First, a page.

In 1968 Lee Iacocca and the Ford Motor Company wanted to produce a inexpensive vehicle to appeal to the first time buyers market. Mr. Iacocca philosophy was for consumers to remember Ford as the very first vehicle that they owned so that when it was time for them to invest in another vehicle it would be a Ford. But, in order for Ford to develop a inexpensive vehicle to fit the philosophy of Lee Iacocca, they had to cut corners. Unfortunately, the one corner they cut was the placement of the fuel tank, causing catastrophic failure in rear end collisions resulting in loss of life, serious injury, or burned out vehicles. Daniel Boyce, author of The Ford Pinto Cade Information, cuts to the chase, “The Ford Pinto is known to be one of the most dangerous cars produced in automotive history due to several serious design flaws” (Boyce). This is a crucial statement that can affect the reputation of a company and have serious consequences financially. If it was my ultimate decision to either engage in a recall or to settle the cases in which injury occurred I would have to choose the decision to recall. Not only would that decision be the correct ethical decision in my mind, it would be a decision, one that would have been very costly, that would have saved the reputation of Ford Motor Company and would have paid off with future sales. There are two different stakeholders in this situation. The first and most important in my opinion would be the consumer, those buying the Ford Pinto. The second stakeholder would be the investors, stockholders, of Ford Motor Company. My decision to recall the Pinto, spending $11 per vehicle for a total of $121 million, would be to benefit the life of those that had purchased the vehicle. Those individuals that had put trust in the Ford Motor Company to develop a safe and reliable product have more value than that of a dollar figure. Though my decision to recall might not sit right with the investors of Ford Motor Company, in my...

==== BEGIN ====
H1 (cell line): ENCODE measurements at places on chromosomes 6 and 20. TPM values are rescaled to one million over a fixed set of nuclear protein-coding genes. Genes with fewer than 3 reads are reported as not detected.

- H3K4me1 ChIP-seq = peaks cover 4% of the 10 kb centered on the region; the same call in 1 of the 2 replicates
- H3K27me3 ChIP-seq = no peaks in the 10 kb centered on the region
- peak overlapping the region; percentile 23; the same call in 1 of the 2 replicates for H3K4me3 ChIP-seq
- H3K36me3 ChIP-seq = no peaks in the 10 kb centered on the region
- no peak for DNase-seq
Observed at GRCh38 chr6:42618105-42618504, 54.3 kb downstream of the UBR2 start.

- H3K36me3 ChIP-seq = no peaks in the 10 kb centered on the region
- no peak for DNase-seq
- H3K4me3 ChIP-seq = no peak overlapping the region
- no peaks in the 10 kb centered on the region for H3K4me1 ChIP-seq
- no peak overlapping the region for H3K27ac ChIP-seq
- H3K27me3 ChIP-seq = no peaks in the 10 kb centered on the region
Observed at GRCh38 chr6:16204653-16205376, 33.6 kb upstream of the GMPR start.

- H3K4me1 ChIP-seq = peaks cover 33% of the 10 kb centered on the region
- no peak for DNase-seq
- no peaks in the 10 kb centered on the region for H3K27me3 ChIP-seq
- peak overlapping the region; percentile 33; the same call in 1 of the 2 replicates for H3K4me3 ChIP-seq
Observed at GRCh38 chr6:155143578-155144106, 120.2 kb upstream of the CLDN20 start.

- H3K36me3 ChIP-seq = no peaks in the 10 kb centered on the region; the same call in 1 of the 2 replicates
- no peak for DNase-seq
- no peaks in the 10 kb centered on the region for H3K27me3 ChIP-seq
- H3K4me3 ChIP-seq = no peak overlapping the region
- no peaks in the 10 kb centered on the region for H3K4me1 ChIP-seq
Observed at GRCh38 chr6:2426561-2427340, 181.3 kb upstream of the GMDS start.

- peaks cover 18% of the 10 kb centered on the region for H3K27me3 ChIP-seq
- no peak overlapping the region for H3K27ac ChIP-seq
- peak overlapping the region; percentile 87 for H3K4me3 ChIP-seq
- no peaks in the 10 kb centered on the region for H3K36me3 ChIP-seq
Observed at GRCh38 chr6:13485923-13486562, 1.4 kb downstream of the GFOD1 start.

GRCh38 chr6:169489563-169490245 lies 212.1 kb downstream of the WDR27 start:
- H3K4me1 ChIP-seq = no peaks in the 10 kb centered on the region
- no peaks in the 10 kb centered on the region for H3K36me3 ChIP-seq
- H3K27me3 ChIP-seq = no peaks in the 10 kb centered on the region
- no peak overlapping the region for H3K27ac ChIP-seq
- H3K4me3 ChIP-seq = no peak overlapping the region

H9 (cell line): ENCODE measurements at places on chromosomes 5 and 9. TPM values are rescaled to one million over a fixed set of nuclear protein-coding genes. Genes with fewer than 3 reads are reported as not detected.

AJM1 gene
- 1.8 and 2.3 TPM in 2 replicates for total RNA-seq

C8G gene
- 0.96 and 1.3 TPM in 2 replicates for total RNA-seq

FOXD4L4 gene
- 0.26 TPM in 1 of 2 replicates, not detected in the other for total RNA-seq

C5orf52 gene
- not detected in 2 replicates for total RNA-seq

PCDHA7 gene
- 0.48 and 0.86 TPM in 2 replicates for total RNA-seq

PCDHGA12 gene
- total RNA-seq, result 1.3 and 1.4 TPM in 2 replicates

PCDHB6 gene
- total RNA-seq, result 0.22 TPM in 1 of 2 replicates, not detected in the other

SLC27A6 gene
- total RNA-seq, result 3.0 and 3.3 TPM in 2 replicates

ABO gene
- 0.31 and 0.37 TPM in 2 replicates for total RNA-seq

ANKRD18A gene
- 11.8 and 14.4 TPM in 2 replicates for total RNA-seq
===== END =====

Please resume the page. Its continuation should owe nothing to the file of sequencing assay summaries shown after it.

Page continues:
References: Andrew Bouman. (October 14, 2009). The Ford Pinto. In Ezine Articles. Retrieved July 7, 2013, from http://ezinearticles.com/?The-Ford-Pinto&id=3044629.
Daniel Boyce. (n.d.). The Ford Pinto Case Information. In The Ford Pinto Case. Retrieved July 7, 2013, from http://fordpintoethics.webs.com/.
Stanley Riukas. (n.d.). Inherent and Instrumental Values in Ethics. In The Paideia Project On-Line. Retrieved July 7, 2013, from http://www.bu.edu/wcp/Papers/Valu/ValuRiuk.htm.
Zimmerman, Michael J. (October 22, 2002). Intrinsic vs. Extrinsic Value. In The Stanford Encyclopedia of Philosophy (Winter 2010 Edition). Retrieved July 7, 2013, from http://plato.stanford.edu/entries/value-intrinsic-extrinsic/#WhaHasIntVal.
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